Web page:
Real World Differences Between The First Sony A7 And The New A7 III

Real World Differences Between The First Sony A7 And The New A7 III


As I‘ve written in my little lens guide I usually don‘t recommend buying new cameras. Get a new lens instead.

Yet that‘s exactly what I did. I had the opportunity to get a new A7 III early at our local camera store. And I took it.

I‘ve been shooting with it for nearly two weeks now. On journalistic assignments and in private.

My first impression: It‘s amazing!

I might write a big review later. But here are the things you‘ll immediately notice if you had the first A7 before:


All the buttons of the camera feel so much better. They are precise and very reliable. On the first A7, they always felt kind of wobbly.

Auto-Mode / ISO Auto Minimum Shutter Speed

Ever since I started using digital cameras I never trusted the auto mode or other automatic modes. They just made too many dumb decisions and ruined way too many pictures. On the A7 III I am beginning to trust the auto-mode. It really does a very good job as a backup option if I don‘t have the time to dial in all the settings or if I just want to take a quick snapshot. There is also very handy option to set a minimum shutter-speed in the settings. So the camera is always useable handheld. My old A7 always chose crazy dumb shutter speeds in auto mode or aperture priority.


Autofocus / Eye-Autofocus

I loved the autofocus on the Sony A9. It was so fast an reliable you just forgot to worry or even think about the autofocus. It was one of the reasons that I called the A9 the perfect allrounder camera for beginners at an unfortunately professionals-only price point. Being able to afford that autofocus system with the A7 III is nothing but amazing. Eye-autofocus is so good it‘s surreal. I can shoot at aperture 1.4  from more than 10 meters and still get all the shots perfectly sharp.


Touchscreen / Joystick

As I mentioned above I love the autofocus of the A7 III. But sometimes I want a little more control. That's when the joystick comes in handy. I also like to use the touchscreen to set quick focus points. I recommend activating the option to also use the touchscreen as some kind of a touchpad when using the viewfinder. It takes a little getting used to. But now I use it all the time.

Flexible Spot Metering

Being able to have the spot meter follow the focus point is so useful. I use this function all the time. Too bad Sony won‘t add this to older cameras via a software update.


The viewfinder is apparently not as good as on the A9 and the A7R III. Even having used these cameras before I can‘t remember the viewfinder being dramatically better. But I sure notice how much bigger it is on the A7 III compared to my old A7. It‘s a very welcome improvement.



I never had problems with the batteries of my old A7. I have three of them but a single one usually lasted me a day or longer. I don‘t shoot like a machine gun and I also don‘t do video. So that surely helped. But now on the A7 III the battery lasts me a week. It‘s amazing how long it lasts. Plus, I like charging it with a USB-C cable.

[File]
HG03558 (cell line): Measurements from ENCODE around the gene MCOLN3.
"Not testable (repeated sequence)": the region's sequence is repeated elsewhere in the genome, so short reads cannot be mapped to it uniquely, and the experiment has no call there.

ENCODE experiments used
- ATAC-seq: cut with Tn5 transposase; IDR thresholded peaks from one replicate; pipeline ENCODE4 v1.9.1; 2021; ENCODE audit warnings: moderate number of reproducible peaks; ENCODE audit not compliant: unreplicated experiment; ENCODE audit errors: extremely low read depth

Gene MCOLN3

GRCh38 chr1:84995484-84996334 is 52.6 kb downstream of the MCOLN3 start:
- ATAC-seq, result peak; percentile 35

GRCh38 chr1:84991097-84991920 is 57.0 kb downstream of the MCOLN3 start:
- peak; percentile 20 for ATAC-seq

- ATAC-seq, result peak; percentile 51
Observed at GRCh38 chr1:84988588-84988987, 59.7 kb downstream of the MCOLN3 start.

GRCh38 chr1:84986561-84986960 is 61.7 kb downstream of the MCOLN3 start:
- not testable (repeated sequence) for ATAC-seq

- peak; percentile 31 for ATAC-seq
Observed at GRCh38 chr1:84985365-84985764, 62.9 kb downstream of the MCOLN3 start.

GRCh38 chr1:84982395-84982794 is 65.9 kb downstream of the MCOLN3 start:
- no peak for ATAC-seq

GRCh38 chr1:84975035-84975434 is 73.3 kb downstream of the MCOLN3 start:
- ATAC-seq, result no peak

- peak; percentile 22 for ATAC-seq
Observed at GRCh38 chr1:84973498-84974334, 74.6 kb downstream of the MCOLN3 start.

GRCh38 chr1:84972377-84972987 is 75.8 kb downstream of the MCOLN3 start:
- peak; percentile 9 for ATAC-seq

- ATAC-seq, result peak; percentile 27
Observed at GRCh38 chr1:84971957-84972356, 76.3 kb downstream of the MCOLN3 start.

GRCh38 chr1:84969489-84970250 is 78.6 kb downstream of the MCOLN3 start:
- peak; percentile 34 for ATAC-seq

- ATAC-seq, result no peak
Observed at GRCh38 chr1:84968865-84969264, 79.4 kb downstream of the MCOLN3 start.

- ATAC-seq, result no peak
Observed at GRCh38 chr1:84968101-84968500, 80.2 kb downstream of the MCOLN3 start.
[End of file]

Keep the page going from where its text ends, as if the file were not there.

Bluetooth GPS/Time

This addition is super handy on paper. But in real life, I made the change to summer time manually and I also adjust the time zones manually when traveling. Old habits die hard. But I‘m looking forward to not doing all this stuff manually anymore.


Silent Mode

The second biggest game-changer after the autofocus is the new silent mode. Suddenly you can shoot pictures without disturbing the people around you. No matter if it's a press conference, a taxi ride or just your kids, everyone is so much more relaxed without the constant noise of a mechanical shutter or even a mirror. By the way, pro-photographers might worry about something called rolling shutter when shooting silent. I haven’t yet had any trouble with it. I only miss the option to use one button as a toggle for silent mode. But at least you can use a button to open the menu to choose between silent mode on and off.


The last thing I have to mention is the much sturdier mount. Now the lens attaches very reliably to the camera. Even big lenses like the 85GM and the 90 Macro don‘t wobble the slightest bit.


With all those improvements come two things I miss with the new A7:

Weight and size

The new A7 is slightly bigger than the old one. But most of all it feels significantly heavier. People coming from big DSLRs might like that. I like my cameras as small and light as possible.


I loved the elegant retro-look of the first A7. Especially the two nice metal wheels. In comparison, the new A7 looks like something Batman would use. Matte black, rugged and a bit brutal. I prefer the look of the recent cameras from Fuji, Leica or Olympus. But the new look is obviously a nod to the DSLR guys who prioritize functionality and ruggedness over looks and ease of use.


Finally here is how I programmed the many custom keys:

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